In this case the tone and gain suck worked in his favor since it was the dawn of a new era for the 100watt head and 4x12 stacks but most importantly, and this is key, the range of freq response that represents the meat of the guitar signal when too emphasized causes woofy or flubby bottom or honking mids with dimed eq, has been filtered out to some degree setting up the tone to respond positively to a dimed passive pre-amp eq that was set on full, not introducing tone or gain cut in that eq stage!

    Gain staging indeed but with some accidental and magical interaction up to this point from the pups, cords, pedals etc. Lets not overlook the mans technique too. The meat range is say 80/100hz to 500/700hz give or take, most energy of the guitar is here so diming the eq means your not cutting what had been sympatheticaly cut in the long, unbuffered vintage pedal chain.

    One more important aspect-

    At the end of the chain is the passive signal split into the heads using the high sens of amp 1 as the 1st input but then the low sens out to amp 2's high sens in. This passively split signal post long unbuffered pedal chain is going to emphasize high end thats passed while cutting the lows (meat) some by reducing some gain since passive splits reduce signal voltage and low freqs are cut most when gain is reduced, since thats where the meat of the signal lives.

    Diming the EQ on the amp(s) restored what has been lost/masked/filtered/de-emphasized up to this point and what you are left with tonaly from the amp is a fat, whether clean or od'ed, splatty when Od'ven strat that cleans up decent with the guitar pot thanks to the non master volume 100watt heads used and the low impedance of the Fuzz Face if engaged during vol rollback.

    The moral to the story is everything is relative, and as you travel down the signal path to different processing stages, you may find it requires or responds to unconventional eq treatment based on whats happening earlier but today when applying this has to be kept in perspective by understanding the vintage versus modern dear differences.

    Thats the magic and at times, downside of passive processing, the interaction.

    Diming passive pre-amp eq is more unconventional with todays high gain pups and amps, buffered pedals and extended freq response cords, pedals, amps and speakers. For Hendrix its was necessary to get the whole thing fat, responsive and singing by countering what was occurring earlier in the chain and the result of a complex interaction resulting in some degree of tonal loss and gain throw away.

    Mastering passive signal processing is part science, voodoo and alchemy.
     
  9. soldano16

    soldano16 Member

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    Exceptional!!!!!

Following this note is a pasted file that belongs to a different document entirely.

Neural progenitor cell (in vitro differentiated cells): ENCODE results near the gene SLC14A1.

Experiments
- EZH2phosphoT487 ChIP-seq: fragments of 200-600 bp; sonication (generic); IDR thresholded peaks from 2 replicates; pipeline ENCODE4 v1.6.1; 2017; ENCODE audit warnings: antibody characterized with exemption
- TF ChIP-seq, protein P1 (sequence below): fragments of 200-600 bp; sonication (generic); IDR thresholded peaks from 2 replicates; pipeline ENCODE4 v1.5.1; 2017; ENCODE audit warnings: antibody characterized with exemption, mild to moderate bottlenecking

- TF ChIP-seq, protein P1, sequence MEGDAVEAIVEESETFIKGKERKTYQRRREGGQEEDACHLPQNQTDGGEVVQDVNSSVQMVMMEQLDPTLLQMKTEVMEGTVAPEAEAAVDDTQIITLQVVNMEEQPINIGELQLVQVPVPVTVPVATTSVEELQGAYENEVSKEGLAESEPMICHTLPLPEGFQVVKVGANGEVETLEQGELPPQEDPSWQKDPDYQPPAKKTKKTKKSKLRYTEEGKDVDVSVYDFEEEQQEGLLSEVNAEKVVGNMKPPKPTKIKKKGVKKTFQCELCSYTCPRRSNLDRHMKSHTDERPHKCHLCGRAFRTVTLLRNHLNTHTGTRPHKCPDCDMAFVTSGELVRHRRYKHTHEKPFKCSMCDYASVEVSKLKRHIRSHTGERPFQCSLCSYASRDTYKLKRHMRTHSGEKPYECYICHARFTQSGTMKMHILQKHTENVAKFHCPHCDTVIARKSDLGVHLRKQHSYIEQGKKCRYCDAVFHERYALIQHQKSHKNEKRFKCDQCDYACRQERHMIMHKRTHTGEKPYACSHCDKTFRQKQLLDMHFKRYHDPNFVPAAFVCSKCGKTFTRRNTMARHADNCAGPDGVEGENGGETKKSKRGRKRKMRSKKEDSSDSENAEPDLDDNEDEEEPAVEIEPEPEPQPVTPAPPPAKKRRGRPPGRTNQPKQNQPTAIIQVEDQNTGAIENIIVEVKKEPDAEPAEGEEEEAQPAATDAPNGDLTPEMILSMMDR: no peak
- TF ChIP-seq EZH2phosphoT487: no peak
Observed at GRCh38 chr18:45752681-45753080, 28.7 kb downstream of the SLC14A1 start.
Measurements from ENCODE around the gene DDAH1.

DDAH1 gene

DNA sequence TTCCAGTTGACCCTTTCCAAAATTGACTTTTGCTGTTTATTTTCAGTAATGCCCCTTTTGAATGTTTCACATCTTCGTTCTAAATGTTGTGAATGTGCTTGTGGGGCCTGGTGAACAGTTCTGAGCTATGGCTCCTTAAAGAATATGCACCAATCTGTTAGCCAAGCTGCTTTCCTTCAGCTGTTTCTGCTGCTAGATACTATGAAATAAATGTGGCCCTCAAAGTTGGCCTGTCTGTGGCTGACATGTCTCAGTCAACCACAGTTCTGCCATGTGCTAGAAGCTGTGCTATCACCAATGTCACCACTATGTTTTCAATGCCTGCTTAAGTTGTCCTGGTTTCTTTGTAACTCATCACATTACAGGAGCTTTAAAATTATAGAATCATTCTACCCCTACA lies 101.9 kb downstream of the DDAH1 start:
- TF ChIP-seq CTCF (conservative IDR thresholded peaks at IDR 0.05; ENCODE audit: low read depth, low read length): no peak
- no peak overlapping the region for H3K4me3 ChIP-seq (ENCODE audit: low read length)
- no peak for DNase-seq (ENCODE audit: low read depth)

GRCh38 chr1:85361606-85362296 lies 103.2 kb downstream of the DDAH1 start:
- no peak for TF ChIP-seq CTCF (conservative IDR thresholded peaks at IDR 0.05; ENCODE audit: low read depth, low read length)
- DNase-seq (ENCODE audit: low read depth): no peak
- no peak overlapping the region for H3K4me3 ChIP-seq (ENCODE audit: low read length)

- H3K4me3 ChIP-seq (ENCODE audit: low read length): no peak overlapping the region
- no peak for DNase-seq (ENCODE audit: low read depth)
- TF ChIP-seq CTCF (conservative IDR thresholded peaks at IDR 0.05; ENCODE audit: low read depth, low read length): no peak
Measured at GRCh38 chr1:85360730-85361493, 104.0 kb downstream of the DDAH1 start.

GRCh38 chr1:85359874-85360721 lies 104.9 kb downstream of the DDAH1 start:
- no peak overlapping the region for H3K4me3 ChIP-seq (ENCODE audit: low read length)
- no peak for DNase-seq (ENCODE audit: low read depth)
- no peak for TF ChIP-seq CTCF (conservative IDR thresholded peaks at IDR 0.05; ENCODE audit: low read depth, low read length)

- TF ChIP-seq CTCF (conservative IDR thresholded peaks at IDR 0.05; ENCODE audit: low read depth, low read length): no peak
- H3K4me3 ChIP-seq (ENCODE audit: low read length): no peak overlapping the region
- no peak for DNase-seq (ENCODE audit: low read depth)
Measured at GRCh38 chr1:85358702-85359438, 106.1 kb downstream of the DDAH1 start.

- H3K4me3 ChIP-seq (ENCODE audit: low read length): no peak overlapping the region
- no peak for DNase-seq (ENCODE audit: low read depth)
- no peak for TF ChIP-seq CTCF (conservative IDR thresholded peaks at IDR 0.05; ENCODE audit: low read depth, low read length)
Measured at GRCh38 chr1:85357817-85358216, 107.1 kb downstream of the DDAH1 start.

thx!!

     
  10. soundchaser59

    soundchaser59 Supporting Member

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    If you dime the tone knobs, wouldn't you then want to have a good eq pedal in front? I like the more granular control I get with an eq pedal, more than just the 3 tone bands I get fromthe knobs.
     
  11. dumeril7

    dumeril7 Member

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    I think 4-hole Marshalls sound killer with everything dimed except the bass.

    D7
     
  12. griley

    griley Member

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    One thing I didn't realize at first is that the frequency response changes at different tone control levels, so everything on 10 sounds very different to everything at 5, and is NOT the same tone but louder.

    With most TMB tone stacks I find the easiest way to sound good is to set everything on ten and then reduce as needed.
     
  13. rockon1

    rockon1 Member

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    With active EQ its another story I imagine. Anything past noon is boosting the signal. Ive tried it with a few of my active EQ amps but always end up setting them where I think they sound best. Bob
     
  14. pgissi

    pgissi Member

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    Depends, on your tastes, desired result and gear used.

    Your point of granular control in addition to the wider Q by comparison typical pre-amp eq stage is a valid point but you may find with Rig A, which consists of a certain guitar, pups, pedals, cords, amps, speakers etc that you may not need it but with Rig B yes

    This is why tone discussions sometimes are an exercise in futility when someone says "it had too much bottom" and someone else says "not enough bottom". No Scientific control for accurate comparison between conditions and gear was used as a baseline for the comparison, its done at a distance and the best method is to try for yourself, with your gear and your ears. So you buy X pedal and your rig sounds like razor blades or bees or is so thin you though your amp was off, this is the nature of low level high impedance rc coupled signal processing is interactive.

    Think of your rig, from your fingers to your speakers and even the room to some subtle degree, as one big but very subtle parametric filter that you can alter along points in your signal chain.

    All at once its magic and mayhem.